• Making intelligent legal technology really needs people who have the skills of a lawyer and who can express those skills in a way a computer can understand, whatever that might be. And of course many things still need the human touch. For example, it’s not that judges should or even can be replaced by technology, so don’t panic if you see headlines like these:
  • Of course there are things where computers can do a lot more even in the court system, like decision support or drafting routine verdicts, but I wouldn’t worry too much about computers taking over the Supreme Court. For now, anyway.
  • That’s it, thanks for listening!
  • Technology can transform the law – but only if done right (ReInvent Law London 2013)

    1. 1. Technology can transformthe law – but only if donerightAnna RonkainenChief Scientist, Onomatics,
    2. 2. What’s wrong withthis picture?
    3. 3. Stereotypical lawyer’s response:“The words sound familiar but thesyntax is strange, I hope the tech guysknow what they are doing...”Stereotypical computer scientist’sresponse: “Law is like code but with acrufty legacy syntax. I’ll just optimizeaway all this vagueness and ambiguitynonsense. (Or really the legislatureshould update their codingstandards.)”42013-06-14Anna Ronkainen - @ronkaineReInvent Law London
    4. 4. Legal technologists’ response:Undefined symbol: personsWhat counts as a person and when*?• a corporation?• a minor?• a foetus?• an artificial intelligence system?• the insides of one’s cheek?* for the purposes of this provisionVagueness is a feature, not a bug!52013-06-14Anna Ronkainen - @ronkaineReInvent Law London
    5. 5. “The life of the law has notbeen logic: it has beenexperience.”Oliver Wendell Holmes – in 188162013-06-14Anna Ronkainen - @ronkaineReInvent Law London
    6. 6. In the beginning, forget all abouttechnology and the law!*customer (market)⇩problem (unmet need)⇩solution (value proposition)⇩...⇩profit* but do learn to code and don’t forget the law altogether72013-06-14Anna Ronkainen - @ronkaineReInvent Law London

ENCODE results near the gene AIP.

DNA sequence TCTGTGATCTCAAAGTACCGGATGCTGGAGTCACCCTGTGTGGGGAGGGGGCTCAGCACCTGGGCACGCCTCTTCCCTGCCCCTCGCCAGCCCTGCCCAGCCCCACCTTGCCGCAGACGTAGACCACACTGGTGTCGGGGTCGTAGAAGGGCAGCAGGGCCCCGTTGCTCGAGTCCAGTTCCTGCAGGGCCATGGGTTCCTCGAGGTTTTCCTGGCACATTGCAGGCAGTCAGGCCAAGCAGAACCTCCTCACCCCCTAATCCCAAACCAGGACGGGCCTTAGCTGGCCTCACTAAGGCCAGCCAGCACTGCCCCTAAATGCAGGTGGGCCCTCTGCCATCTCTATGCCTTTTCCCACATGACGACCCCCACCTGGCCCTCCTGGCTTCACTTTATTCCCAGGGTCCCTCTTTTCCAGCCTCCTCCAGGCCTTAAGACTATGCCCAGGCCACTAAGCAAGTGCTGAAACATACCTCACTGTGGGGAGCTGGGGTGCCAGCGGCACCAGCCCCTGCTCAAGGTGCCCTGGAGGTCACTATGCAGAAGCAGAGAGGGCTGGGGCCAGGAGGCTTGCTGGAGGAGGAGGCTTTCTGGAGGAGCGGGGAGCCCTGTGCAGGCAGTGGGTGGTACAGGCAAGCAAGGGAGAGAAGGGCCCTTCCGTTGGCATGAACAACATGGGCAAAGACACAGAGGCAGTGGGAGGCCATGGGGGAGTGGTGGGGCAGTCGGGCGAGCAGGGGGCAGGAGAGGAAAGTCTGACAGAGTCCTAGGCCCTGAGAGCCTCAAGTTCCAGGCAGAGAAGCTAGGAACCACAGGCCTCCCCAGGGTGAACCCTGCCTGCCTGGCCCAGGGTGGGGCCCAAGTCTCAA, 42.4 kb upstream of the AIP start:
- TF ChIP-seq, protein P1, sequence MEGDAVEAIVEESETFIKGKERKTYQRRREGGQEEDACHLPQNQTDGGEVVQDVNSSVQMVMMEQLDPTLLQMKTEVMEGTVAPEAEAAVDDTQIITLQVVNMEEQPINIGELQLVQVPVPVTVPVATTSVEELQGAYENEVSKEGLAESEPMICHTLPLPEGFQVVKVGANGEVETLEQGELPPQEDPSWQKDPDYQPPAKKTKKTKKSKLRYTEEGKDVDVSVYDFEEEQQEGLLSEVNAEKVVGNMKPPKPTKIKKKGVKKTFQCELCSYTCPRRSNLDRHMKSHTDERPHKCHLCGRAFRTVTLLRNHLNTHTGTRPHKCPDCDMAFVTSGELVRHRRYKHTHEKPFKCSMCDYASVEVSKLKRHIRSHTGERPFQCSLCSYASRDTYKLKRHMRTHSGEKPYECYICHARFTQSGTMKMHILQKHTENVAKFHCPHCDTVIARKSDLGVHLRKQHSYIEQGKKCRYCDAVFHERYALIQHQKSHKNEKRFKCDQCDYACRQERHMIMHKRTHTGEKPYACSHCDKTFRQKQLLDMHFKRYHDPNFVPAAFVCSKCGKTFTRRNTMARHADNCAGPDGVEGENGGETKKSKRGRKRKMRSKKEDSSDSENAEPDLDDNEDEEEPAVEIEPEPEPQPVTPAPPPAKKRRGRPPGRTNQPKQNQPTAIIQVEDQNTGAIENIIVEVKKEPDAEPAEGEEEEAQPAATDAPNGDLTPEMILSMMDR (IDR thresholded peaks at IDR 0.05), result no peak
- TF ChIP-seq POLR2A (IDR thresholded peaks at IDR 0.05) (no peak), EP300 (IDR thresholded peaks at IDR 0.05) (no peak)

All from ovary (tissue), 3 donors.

7. 7. Don’t expect expert judgmentsfrom non-expert usersCase MOSONG: a fairly simple decision-support system on trademark similarityEvaluated on an expert user (me) and 132non-expert (non-law) students (Ronkainen2010 and forthcoming):Expert: works 100% correctlyNon-experts: works slightly better than tossinga coin (but gets better after an IP intro course)82013-06-14Anna Ronkainen - @ronkaineReInvent Law London
    8. 8. Legal technology can be adisruptive innovation in itself –or it can facilitate disruptiveinnovation by other means... and it’s not always easy to tell thedifference.92013-06-14Anna Ronkainen - @ronkaineReInvent Law London
    9. 9. 11
    10. 10. 12
    11. 11. 13
    12. 12. Trademarkia/LegalForce:• technology used mainly as a marketing andcommunications tool• knowledge-intensive work still done by lawyers(but in a cheaper country)• innovative process and business model – butmostly for SMEs without a trademark lawyerOnomatics/TrademarkNow:• innovation is primarily in the intelligent technologyitself• computers do knowledge-intensive work ⇒scalable, efficient, instantaneous, objective• designed to figure out things too complex for thehuman CPU• even good enough for in-house counsel and othertrademark lawyers142013-06-14Anna Ronkainen - @ronkaineReInvent Law London
    13. 13. Of course there areskeptics ...“But I’m much more sophisticatedthan that.”“This can’t be done.”“This devalues my 20 years ofprofessional experience.”... but fortunately they are a smallminority.152013-06-14Anna Ronkainen - @ronkaineReInvent Law London
    14. 14. The end of lawyers?Not quite• intelligent legal technology doesn’thappen by itself: it needs peoplewho know the law and can expressthat knowledge computationally• there will always be a point wherecases get too complicated for acomputer – or even just infrequentenough to make domain-specificsolutions economically unviable162013-06-14Anna Ronkainen - @ronkaineReInvent Law London
    15. 15. 17(New Scientist,18 May 2013)
    16. 16. Thank you!Further reading:• @ronkaine on Twitter• (my research blog)•• Ronkainen, Anna (2010): MOSONG, a Fuzzy Logic Model of Trade Mark Similarity• Ronkainen, Anna (2013): Redefining Trademark Clearance with Intelligent LegalTechnology. IPRinfo 1/2013.• Ronkainen, Anna (2013): Intelligent Trademark Analysis: Experiments in Large-Scale Evaluation of Real-World Legal AI. Presented at ICAIL-2013• Ronkainen, Anna (forthcoming): Scaling Intelligent Trademark Analysis fromPrototype to Production: From MOSONG to Onomatics Quick Search. Presented atthe 1st International Workshop on Artificial Intelligence and Intellectual Property.182013-06-14Anna Ronkainen - @ronkaineReInvent Law London